Result and Discussion
Genetic Divergence Among Different Host Strains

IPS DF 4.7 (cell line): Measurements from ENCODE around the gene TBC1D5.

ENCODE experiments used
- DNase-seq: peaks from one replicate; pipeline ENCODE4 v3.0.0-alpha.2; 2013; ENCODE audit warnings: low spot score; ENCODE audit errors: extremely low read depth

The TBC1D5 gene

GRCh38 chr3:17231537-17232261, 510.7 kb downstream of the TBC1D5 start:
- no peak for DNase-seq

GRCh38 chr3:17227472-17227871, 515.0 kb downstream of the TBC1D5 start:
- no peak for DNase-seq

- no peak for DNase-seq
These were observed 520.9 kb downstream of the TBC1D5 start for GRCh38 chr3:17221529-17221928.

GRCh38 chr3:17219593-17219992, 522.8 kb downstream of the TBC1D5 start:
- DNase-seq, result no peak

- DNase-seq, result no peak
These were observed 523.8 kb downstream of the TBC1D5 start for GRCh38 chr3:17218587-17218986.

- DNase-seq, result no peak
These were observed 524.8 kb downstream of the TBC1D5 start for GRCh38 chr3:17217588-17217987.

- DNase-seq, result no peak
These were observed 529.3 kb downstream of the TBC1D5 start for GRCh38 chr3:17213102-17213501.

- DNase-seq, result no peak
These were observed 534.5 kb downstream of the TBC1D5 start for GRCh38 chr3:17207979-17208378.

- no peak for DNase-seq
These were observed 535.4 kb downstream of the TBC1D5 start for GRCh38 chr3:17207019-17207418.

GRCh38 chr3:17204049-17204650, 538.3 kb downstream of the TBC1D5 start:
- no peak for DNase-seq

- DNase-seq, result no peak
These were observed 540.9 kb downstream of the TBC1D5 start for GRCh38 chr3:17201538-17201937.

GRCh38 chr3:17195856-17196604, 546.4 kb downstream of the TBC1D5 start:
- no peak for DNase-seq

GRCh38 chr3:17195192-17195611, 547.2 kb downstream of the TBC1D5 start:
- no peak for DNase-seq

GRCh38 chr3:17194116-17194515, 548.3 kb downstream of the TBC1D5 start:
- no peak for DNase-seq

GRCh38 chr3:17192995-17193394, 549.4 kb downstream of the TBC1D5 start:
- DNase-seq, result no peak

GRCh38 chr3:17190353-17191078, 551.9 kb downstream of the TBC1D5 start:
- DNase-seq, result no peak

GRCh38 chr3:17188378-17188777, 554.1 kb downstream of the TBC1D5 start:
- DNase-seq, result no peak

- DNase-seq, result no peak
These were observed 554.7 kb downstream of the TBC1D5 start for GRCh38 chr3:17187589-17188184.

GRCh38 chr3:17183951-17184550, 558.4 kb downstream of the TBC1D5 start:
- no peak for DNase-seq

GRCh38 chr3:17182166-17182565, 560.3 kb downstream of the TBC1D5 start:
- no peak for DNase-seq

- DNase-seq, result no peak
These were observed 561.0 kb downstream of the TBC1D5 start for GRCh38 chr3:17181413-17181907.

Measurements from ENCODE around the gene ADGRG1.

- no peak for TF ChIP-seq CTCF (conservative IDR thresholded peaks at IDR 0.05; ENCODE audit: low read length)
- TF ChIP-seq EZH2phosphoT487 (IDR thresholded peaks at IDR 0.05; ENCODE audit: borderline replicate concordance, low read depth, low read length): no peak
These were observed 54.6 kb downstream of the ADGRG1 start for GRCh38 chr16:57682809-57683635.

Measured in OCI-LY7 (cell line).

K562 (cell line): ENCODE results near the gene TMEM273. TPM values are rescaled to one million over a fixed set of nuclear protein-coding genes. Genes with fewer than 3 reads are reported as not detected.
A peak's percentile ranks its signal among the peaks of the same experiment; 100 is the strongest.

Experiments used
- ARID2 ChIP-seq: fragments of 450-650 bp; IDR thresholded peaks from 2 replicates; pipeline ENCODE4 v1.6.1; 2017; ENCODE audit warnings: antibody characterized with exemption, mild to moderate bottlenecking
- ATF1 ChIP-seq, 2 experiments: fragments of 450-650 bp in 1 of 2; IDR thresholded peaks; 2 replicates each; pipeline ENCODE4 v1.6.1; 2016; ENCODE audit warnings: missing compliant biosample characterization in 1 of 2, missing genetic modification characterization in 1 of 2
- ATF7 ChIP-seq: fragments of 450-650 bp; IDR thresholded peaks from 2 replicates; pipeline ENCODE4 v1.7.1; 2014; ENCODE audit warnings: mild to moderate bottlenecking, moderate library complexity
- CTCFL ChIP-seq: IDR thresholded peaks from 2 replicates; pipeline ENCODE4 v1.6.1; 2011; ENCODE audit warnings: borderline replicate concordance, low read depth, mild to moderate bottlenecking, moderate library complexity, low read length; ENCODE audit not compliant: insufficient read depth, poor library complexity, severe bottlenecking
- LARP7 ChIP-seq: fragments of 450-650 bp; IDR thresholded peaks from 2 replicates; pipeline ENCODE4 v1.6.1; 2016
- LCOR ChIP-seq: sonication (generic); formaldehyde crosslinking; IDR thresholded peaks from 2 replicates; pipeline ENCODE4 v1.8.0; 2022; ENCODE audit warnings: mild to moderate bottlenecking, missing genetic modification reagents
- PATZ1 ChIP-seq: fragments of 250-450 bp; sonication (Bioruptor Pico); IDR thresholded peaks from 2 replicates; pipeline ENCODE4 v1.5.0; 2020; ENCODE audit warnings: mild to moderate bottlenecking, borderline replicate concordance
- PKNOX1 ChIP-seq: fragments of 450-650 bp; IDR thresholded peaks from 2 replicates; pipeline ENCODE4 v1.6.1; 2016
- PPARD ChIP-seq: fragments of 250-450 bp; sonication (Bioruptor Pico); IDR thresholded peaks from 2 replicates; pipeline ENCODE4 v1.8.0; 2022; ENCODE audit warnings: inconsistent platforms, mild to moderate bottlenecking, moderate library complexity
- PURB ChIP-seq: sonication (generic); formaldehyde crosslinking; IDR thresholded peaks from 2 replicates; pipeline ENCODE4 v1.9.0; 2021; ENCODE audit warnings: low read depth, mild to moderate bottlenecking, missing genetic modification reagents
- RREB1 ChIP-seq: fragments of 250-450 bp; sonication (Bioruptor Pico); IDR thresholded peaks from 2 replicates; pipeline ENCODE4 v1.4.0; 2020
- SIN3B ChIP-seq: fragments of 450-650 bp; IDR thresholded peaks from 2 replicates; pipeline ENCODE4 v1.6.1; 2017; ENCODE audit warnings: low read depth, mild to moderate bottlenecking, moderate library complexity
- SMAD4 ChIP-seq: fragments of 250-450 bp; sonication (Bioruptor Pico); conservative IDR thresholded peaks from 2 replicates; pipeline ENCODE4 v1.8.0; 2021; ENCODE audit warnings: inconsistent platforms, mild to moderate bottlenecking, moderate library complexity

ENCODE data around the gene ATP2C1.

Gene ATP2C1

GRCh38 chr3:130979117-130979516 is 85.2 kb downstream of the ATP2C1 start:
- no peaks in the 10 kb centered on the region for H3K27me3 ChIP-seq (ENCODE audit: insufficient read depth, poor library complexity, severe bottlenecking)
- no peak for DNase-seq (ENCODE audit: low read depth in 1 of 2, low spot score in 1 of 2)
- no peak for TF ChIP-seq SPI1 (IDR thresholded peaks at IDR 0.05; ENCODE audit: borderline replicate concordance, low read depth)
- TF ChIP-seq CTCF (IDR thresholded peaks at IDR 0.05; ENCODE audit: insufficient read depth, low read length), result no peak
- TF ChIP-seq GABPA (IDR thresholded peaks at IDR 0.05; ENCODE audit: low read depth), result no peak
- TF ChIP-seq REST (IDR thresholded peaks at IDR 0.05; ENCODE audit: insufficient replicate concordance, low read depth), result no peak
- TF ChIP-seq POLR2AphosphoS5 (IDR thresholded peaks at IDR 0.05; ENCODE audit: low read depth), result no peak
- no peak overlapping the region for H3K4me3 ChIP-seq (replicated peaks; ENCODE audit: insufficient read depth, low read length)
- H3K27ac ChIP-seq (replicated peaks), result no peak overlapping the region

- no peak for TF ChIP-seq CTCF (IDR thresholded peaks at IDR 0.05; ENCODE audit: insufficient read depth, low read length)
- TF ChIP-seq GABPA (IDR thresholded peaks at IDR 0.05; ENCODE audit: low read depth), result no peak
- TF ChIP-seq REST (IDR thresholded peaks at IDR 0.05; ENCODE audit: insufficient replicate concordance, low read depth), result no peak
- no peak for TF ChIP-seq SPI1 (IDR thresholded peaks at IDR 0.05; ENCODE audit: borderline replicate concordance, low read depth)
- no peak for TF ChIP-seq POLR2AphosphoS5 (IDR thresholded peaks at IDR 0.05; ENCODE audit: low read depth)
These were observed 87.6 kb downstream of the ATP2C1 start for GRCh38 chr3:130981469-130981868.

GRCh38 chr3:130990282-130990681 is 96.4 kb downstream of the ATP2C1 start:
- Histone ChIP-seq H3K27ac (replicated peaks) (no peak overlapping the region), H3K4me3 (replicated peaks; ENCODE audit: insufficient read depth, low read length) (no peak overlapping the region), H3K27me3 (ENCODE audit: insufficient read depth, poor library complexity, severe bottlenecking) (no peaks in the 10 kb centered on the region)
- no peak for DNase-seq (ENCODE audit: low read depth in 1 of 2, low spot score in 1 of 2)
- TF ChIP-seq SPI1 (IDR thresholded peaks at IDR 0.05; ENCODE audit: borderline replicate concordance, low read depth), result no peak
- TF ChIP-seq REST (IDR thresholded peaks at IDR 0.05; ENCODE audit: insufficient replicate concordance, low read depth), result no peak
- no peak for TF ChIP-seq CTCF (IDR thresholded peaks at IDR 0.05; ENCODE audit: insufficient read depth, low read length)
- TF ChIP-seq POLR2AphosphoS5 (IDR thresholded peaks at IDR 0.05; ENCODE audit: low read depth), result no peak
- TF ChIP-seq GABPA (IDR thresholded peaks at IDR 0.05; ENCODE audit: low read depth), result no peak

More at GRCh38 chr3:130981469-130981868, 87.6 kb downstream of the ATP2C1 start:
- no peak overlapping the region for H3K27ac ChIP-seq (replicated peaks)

To compare the sequence divergence between B. tabaci maintained on their original host, cabbage, and their derived hosts, cotton, cucumber and tomato, respectively, we analyzed the orthologous gene pairs between their transcriptomes using a bidirectional best hit approach. As a result, 26020, 32193, 31222, 17916, 18678, and 39541 pairs of reciprocal best matched sequences corresponding, respectively, to Caf/Cof, Caf/Cuf, Caf/Tof, Cam/Com, Cam/Cum, and Cam/Tom pairing groups were identified (Table 1). Among them, 6718 (Caf/Cof), 7914 (Caf/Cuf), 7756 (Caf/Tof), 3642 (Cam/Com), 4920 (Cam/Cum), and 8031 (Cam/Tom) orthologous genes were annotated to the same protein in Swissprot database and corresponded to the same EST in the pooled reference transcriptome. In addition, 651 pairs of 5′UTR and 757 pairs of 3′UTR were identified in Caf/Cof, followed by 965 pairs of 5′UTR and 1323 pairs of 3′UTR in Caf/Cuf, 900 pairs of 5′UTR and 1162 pairs of 3′UTR in Caf/Tof, 200 pairs of 5′UTR and 266 pairs of 3′UTR in Cam/Com, 305 pairs of 5′UTR and 372 pairs of 3′UTR in Cam/Cum, 705 pairs of 5′UTR and 971 pairs of 3′UTR in Cam/Tom. The mean value of 5′UTR, CDS, 3′UTR of orthologous genes was 0.23% (0.19–0.26%), 0.13% (0.11–0.14%) and 0.19% (0.15–0.21%), respectively (Table 1). To identify genes undergoing positive and purifying selections due to the host induction, we estimated rates of non-synonymous (Ka) and synonymous (Ks) substitutions of cotton, cucumber and tomato with their original cabbage strain. If Ka/Ks >1, it is considered to be a positive selection, whereas when Ka/Ks <1, it is a purifying selection. We identified 24 (Caf/Cof), 17 (Caf/Cuf), 23 (Caf/Tof), 9 (Cam/Com), 13 (Cam/Cum), and 36 genes (Cam/Tom) with Ka/Ks ratio greater than one (Table 1; Tables S3–S8; Figure 1).